Lost money is the least of your problems if you’re a victim in a data breach like the one that has affected as many as 90,000 Bank of Montreal and Simplii Financial clients.
Both banks say they will reimburse clients for losses. “I don’t really have any concerns about that,” said Sandy Boucher, a specialist in fraud and corruption investigations with Grant Thornton. “This is a reputational issue for them.”
The much bigger risk is in any personal data that may be stolen by hackers. Both banks are still sorting out what personal information may have been taken. Depending on how severe the breach is, it’s possible thieves could use the data to get access to other financial accounts you have and open new accounts at other financial institutions to borrow money in your name.
“Our first concern would be getting people who think they may be one of the 90,000 to start looking at their security everywhere else, apart from the bank,” Mr. Boucher said.
Step one: If your account has been breached, or you’re worried this has happened, see if you’ve used the same password and security questions for accounts at other banks or investment firms. If so, change those accounts immediately.
You’re not supposed to use passwords multiple times, yet it happens all the time. “Security is inconvenient,” Mr. Boucher said. “We all do those silly things where we use the same passwords to make things simple.”
Step two: Go online and look at all your financial accounts to check for unauthorized activity. Mr. Boucher suggests you call your bank or investment firm if anything looks off.
Step three: Look at your credit report to see if there has been any unauthorized activity. Check with your bank or credit card issuer to see if it offers free access to at least some of this information – among those that do are Bank of Nova Scotia, Capital One and Royal Bank of Canada. Also check online lenders such as Borrowell and the website Credit Karma.
Look for new loans or mortgages set up in your name, and at inquiries made by lenders into your borrowing history. Either could be the result of thieves using your personal data to steal money. Mr. Boucher raised the idea of subscribing to an alert service via credit monitoring firms TransUnion or Equifax where you’re notified if there are any changes to your credit report. However, these services can cost nearly $20 a month.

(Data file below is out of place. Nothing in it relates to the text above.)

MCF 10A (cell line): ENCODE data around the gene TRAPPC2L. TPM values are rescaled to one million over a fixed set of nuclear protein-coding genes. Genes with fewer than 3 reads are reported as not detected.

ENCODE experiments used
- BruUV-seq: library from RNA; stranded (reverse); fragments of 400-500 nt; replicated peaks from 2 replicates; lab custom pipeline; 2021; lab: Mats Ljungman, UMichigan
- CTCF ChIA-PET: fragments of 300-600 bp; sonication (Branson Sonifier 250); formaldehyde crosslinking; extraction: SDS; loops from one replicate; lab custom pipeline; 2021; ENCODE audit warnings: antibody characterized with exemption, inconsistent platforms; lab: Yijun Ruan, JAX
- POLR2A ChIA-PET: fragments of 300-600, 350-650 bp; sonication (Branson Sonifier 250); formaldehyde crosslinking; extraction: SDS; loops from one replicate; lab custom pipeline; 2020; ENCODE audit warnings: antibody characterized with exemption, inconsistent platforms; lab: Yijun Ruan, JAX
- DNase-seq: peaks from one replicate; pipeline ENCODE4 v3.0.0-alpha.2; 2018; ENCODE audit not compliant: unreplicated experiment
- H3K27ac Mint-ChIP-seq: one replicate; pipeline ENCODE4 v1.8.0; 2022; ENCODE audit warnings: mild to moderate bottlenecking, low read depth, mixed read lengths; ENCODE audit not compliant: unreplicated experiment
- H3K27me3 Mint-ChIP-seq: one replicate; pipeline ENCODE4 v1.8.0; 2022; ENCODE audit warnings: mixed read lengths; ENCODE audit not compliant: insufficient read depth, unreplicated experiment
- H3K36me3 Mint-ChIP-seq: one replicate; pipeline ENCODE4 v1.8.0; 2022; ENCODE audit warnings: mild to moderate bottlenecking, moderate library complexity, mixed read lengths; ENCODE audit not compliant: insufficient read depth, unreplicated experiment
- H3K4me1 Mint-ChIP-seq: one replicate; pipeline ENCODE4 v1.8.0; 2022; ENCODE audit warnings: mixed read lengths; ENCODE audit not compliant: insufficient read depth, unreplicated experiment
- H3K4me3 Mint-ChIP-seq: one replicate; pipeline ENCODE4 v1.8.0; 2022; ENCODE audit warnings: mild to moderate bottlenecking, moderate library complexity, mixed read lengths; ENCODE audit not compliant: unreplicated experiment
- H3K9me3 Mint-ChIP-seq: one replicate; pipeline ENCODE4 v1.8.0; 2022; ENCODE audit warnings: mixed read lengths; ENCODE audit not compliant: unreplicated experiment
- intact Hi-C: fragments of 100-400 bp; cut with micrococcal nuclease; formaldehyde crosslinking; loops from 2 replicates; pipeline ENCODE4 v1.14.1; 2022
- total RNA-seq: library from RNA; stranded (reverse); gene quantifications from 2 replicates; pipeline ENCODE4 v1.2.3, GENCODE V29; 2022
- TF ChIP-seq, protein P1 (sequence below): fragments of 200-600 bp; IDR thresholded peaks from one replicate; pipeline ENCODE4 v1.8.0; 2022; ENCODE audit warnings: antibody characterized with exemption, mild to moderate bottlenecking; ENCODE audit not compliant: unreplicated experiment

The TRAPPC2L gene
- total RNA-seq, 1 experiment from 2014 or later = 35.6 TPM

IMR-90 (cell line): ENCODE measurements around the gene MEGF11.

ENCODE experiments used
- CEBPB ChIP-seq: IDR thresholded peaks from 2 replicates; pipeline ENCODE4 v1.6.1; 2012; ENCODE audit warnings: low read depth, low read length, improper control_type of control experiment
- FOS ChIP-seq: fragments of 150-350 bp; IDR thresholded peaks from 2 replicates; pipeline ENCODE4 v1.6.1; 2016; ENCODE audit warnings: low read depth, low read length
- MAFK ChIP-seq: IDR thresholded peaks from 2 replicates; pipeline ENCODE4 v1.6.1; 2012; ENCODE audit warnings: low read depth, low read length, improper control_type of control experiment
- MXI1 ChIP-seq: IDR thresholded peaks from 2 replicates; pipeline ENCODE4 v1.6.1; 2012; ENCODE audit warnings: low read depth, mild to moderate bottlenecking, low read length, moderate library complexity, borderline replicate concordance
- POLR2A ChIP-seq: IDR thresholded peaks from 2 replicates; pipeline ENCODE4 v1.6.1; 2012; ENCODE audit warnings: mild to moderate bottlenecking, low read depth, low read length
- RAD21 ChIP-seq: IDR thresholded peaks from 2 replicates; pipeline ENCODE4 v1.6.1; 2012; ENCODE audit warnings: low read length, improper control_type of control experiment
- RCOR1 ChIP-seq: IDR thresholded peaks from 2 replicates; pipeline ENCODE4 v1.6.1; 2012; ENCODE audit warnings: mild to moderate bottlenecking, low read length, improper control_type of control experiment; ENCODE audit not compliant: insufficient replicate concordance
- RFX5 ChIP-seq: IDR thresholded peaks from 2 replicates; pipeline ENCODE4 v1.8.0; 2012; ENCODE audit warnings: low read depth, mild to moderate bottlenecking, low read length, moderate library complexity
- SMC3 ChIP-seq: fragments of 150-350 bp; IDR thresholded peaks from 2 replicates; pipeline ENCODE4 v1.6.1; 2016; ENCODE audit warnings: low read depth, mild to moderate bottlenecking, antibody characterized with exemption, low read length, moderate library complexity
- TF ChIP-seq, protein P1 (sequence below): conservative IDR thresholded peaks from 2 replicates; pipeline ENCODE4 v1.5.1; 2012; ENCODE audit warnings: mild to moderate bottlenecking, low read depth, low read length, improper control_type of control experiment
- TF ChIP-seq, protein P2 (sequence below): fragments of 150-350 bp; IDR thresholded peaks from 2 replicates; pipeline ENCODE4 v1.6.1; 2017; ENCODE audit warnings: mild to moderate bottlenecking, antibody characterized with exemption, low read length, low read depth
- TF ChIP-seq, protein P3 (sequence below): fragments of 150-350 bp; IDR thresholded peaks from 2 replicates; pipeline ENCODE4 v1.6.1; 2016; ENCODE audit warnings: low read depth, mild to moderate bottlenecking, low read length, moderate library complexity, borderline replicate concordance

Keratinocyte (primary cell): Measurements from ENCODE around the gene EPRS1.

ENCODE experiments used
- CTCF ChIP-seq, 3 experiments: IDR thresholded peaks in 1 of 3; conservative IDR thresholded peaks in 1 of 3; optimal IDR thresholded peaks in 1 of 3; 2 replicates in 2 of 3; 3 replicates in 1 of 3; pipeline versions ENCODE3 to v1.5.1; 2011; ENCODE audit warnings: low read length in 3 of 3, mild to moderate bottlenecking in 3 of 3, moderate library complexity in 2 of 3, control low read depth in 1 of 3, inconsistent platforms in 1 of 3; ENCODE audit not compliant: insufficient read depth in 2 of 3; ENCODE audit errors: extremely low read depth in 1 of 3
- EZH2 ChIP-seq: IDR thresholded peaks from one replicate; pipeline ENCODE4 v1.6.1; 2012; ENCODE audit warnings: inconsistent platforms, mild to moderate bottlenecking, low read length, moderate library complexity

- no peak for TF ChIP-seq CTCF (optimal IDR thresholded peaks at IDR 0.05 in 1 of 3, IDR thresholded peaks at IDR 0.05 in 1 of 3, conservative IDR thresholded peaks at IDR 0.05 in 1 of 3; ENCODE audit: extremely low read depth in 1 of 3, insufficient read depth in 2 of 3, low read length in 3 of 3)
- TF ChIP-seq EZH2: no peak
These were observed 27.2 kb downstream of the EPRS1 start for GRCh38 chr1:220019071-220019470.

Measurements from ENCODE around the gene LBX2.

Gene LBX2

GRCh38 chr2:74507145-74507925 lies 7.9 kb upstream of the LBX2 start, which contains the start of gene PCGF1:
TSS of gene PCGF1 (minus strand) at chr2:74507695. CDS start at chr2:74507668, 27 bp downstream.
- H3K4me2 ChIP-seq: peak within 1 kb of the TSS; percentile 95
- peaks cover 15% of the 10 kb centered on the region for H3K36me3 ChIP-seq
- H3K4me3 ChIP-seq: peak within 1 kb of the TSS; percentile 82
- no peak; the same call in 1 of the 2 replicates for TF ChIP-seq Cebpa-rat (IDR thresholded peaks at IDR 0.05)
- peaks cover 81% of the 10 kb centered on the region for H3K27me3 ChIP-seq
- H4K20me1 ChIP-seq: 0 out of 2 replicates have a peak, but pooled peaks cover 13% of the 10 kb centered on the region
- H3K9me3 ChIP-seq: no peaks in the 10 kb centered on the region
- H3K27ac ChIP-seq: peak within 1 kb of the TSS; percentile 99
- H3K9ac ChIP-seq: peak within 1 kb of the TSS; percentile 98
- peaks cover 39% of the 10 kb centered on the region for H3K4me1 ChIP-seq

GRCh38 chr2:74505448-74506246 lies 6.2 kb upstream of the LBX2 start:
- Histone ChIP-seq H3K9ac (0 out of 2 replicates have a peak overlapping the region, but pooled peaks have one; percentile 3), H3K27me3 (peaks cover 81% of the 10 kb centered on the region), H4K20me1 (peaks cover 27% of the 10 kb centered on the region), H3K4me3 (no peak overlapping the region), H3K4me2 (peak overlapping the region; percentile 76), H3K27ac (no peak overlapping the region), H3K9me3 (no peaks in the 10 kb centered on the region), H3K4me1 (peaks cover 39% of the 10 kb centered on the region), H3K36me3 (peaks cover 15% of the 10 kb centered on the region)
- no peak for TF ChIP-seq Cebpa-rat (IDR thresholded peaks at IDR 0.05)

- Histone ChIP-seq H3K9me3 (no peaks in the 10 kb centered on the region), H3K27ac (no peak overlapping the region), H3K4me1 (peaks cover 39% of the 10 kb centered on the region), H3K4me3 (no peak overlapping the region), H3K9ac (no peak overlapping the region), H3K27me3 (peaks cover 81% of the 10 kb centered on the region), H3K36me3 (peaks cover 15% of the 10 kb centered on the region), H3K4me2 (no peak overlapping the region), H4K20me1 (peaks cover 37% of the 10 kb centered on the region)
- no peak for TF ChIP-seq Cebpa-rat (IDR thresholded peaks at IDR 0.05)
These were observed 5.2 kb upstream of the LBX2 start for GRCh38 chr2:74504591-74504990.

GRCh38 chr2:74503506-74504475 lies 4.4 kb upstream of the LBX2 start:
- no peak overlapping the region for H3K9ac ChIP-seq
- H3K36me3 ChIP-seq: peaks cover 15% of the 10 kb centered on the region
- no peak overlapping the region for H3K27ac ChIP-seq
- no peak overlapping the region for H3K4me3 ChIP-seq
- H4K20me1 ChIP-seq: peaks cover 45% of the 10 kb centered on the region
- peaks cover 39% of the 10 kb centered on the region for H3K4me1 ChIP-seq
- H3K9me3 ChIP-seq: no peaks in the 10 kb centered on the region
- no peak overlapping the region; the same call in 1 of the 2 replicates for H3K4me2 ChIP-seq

Step four: Look out for notifications that thieves are accessing other of your online accounts – social media, for example. You’d be notified about this via e-mails saying someone has tried to access your account from a different phone or computer than usual. Again, change your password if required.
Some people affected by the Simplii breach have reported that money was taken out of their accounts via unauthorized e-transfers. An additional risk is that your personal data is used to set up loans or mortgages that provide cash to thieves and leave you to pay up. The thieves who stole the BMO and Simplii data are asking for a ransom, but it’s possible they could sell personal data to other thieves who will actually use it.
As last year’s data breach at Equifax showed, hacking is a constant threat to businesses operating online and their customers. But this latest event involving BMO and Simplii is a shocker in a couple of different ways.
The focus on cybersecurity in banking has always been on the individual, not the institution. Mr. Boucher said individuals do need to watch for phishing e-mails that can either lock up your computer and hold it for ransom, or fool you into providing a login and password for a financial account. He also warns about fake public WiFi accounts that are designed to capture your private data.
Part of the branding of big banks – Simplii is owned by Canadian Imperial Bank of Commerce – is their image of impregnability. That’s a big reason why the market share of purely online banks in Canada is feeble at less than 7 per cent, according to consulting firm McVay and Associates.
Mr. Boucher predicts that the security breach will make people more conscious of the risks of online banking. “I think it would be silly to say it won’t have an impact,” he said. “The reality is that pretty much anyone can be hacked.”
PERSONAL FINANCE COLUMNIST
The Globe and Mail, May 31, 2018